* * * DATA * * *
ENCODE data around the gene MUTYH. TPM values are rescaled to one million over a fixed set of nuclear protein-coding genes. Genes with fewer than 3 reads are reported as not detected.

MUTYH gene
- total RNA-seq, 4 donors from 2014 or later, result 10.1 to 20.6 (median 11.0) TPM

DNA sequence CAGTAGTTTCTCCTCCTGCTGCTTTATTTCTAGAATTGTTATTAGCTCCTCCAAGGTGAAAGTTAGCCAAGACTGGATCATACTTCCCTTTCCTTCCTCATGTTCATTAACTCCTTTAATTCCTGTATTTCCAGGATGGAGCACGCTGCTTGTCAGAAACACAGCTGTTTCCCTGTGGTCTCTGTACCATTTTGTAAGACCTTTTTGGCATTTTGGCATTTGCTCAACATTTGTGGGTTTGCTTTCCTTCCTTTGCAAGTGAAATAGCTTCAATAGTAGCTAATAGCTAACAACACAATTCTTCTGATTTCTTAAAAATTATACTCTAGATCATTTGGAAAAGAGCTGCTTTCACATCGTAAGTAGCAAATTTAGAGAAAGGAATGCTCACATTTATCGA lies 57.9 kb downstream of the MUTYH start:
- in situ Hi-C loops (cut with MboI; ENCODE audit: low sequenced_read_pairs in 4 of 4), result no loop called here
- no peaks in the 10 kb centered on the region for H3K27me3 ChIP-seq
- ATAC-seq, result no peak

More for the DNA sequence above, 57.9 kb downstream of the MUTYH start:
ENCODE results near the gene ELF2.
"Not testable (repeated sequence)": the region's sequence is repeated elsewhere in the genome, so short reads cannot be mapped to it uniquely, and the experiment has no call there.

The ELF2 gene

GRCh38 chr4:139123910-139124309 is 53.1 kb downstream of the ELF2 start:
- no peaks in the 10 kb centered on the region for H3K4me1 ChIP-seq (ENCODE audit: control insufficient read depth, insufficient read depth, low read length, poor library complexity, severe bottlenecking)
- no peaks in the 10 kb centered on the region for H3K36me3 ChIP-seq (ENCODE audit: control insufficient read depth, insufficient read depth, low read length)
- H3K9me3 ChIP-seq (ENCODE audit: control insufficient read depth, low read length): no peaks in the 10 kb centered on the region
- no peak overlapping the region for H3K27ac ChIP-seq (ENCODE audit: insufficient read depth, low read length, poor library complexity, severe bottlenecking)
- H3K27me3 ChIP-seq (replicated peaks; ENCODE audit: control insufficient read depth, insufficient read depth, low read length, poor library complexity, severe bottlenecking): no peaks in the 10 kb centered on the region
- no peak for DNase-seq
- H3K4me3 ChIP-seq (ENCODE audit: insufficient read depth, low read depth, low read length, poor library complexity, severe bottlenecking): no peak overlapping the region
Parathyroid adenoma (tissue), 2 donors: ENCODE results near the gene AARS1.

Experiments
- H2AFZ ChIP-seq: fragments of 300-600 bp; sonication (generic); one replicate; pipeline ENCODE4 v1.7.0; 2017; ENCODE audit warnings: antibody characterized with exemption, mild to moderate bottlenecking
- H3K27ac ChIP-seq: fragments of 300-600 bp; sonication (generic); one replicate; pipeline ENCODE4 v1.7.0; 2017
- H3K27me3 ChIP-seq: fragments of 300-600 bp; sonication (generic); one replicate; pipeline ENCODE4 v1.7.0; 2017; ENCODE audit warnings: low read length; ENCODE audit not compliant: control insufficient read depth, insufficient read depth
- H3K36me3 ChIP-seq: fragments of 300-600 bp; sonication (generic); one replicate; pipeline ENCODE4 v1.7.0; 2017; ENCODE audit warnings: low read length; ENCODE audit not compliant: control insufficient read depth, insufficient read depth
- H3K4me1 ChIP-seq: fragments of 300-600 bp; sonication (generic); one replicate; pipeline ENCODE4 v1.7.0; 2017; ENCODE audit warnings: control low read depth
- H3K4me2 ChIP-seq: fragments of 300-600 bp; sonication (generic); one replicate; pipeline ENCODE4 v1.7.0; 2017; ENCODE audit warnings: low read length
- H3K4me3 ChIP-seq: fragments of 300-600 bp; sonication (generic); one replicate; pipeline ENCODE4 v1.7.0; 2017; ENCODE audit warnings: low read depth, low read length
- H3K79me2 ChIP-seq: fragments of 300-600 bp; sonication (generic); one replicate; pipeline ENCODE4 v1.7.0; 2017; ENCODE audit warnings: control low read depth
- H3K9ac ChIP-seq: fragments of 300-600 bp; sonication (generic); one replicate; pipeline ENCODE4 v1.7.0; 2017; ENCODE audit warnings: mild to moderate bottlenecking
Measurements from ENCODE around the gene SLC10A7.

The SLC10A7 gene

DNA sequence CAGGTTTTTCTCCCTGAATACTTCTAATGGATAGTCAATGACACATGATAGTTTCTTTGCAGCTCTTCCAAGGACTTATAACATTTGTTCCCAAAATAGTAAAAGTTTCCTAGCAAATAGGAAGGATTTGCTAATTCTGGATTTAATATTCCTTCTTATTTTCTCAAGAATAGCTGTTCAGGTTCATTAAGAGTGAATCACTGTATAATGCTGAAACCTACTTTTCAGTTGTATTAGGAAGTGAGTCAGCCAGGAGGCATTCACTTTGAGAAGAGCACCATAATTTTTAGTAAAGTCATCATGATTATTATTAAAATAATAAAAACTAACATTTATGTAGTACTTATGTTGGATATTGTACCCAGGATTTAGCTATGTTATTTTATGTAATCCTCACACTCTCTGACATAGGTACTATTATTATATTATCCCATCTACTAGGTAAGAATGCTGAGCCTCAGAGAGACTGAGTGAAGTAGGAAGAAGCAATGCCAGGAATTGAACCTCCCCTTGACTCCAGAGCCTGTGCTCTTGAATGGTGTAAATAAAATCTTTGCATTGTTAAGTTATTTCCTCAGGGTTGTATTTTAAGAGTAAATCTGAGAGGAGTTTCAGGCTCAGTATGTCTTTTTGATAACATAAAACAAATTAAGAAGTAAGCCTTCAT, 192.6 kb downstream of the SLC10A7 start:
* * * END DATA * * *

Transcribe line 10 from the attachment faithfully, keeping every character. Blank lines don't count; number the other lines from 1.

"Not testable (repeated sequence)": the region's sequence is repeated elsewhere in the genome, so short reads cannot be mapped to it uniquely, and the experiment has no call there.